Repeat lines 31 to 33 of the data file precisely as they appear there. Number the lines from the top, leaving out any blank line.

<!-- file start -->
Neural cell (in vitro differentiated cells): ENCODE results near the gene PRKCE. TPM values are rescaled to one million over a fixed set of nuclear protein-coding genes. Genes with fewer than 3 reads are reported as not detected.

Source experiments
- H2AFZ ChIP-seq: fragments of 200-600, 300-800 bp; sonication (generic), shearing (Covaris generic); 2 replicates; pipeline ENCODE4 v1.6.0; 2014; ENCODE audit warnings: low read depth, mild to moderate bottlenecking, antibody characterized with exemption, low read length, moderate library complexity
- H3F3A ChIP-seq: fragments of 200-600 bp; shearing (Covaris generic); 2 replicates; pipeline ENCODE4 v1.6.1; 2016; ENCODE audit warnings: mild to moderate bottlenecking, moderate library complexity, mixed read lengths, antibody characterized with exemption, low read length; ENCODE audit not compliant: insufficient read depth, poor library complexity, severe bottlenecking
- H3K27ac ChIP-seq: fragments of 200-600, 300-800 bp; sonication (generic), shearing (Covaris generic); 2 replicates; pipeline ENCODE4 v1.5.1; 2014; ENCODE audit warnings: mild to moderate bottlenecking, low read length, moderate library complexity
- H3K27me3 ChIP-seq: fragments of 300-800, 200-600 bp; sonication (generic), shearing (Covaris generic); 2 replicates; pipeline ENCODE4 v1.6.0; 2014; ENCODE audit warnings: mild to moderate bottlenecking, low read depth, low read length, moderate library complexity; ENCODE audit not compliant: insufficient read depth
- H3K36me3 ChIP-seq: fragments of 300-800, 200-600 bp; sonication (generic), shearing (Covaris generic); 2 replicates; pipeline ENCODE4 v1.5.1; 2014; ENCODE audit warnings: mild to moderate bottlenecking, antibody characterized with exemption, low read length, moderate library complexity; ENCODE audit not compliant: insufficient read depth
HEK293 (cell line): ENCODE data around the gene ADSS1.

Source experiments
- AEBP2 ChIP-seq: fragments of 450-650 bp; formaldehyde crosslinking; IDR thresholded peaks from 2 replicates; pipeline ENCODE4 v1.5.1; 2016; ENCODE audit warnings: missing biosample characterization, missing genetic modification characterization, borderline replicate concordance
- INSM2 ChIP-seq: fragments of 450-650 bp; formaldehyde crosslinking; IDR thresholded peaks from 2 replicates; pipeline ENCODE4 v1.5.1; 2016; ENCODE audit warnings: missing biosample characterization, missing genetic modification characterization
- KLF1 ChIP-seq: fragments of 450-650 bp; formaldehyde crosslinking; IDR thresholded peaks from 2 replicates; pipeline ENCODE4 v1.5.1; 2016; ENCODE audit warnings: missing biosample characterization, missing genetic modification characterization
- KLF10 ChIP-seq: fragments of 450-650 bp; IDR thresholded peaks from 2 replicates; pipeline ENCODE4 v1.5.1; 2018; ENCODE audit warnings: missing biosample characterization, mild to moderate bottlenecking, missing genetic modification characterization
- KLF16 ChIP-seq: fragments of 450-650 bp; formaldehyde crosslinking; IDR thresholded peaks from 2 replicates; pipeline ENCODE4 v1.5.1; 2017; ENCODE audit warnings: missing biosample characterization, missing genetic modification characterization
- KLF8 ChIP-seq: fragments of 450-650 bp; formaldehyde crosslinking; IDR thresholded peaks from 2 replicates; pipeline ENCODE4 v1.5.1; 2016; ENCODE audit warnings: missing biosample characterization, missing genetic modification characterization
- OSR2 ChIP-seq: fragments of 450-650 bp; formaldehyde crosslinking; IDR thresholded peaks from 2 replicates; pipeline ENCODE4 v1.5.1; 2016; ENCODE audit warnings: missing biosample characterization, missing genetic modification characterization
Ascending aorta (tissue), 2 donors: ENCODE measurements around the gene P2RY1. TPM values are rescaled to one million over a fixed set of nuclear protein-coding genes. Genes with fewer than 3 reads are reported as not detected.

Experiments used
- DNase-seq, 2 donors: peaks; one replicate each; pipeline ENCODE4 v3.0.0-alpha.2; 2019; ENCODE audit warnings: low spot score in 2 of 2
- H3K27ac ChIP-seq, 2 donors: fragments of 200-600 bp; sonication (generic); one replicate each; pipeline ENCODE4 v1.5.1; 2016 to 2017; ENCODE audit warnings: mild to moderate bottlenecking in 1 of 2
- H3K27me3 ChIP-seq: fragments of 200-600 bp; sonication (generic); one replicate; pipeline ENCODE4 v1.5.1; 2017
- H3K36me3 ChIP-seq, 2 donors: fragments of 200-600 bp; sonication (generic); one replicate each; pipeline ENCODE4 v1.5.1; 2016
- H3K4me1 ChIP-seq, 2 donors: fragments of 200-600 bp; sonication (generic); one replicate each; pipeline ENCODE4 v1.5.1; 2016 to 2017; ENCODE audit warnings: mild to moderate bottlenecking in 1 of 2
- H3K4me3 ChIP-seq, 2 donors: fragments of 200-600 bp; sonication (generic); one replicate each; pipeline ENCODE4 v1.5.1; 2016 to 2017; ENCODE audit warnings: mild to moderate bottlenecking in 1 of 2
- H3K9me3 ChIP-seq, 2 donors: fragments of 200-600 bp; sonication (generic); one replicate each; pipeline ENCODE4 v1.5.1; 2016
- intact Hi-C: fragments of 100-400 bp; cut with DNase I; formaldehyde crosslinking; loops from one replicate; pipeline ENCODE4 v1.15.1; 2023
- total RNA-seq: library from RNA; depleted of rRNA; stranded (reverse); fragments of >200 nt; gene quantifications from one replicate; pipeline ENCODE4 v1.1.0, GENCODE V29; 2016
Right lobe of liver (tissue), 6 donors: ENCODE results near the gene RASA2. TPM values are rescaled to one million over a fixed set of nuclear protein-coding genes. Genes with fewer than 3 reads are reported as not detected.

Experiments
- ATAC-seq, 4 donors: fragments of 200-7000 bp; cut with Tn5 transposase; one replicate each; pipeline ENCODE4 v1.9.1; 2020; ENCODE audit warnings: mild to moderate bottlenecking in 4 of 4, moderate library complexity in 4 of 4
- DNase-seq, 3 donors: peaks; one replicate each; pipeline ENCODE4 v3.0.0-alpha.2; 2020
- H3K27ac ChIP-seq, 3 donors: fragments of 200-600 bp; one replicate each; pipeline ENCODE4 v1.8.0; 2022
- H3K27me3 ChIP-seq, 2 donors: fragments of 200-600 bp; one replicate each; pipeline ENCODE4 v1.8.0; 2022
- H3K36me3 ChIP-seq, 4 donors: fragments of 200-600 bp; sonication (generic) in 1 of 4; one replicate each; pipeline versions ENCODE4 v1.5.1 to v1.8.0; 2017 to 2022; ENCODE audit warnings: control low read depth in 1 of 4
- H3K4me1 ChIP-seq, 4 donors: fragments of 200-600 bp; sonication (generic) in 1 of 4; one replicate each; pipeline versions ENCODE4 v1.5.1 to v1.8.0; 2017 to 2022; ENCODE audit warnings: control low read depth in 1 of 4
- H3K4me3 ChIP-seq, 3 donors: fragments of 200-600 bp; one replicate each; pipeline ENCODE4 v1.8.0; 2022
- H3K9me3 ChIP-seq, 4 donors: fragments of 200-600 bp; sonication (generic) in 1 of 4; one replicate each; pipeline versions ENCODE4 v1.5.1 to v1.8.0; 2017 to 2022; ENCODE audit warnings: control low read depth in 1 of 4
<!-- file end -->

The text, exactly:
- DNase-seq, 3 donors: peaks; one replicate each; pipeline ENCODE4 v3.0.0-alpha.2; 2020
- H3K27ac ChIP-seq, 3 donors: fragments of 200-600 bp; one replicate each; pipeline ENCODE4 v1.8.0; 2022
- H3K27me3 ChIP-seq, 2 donors: fragments of 200-600 bp; one replicate each; pipeline ENCODE4 v1.8.0; 2022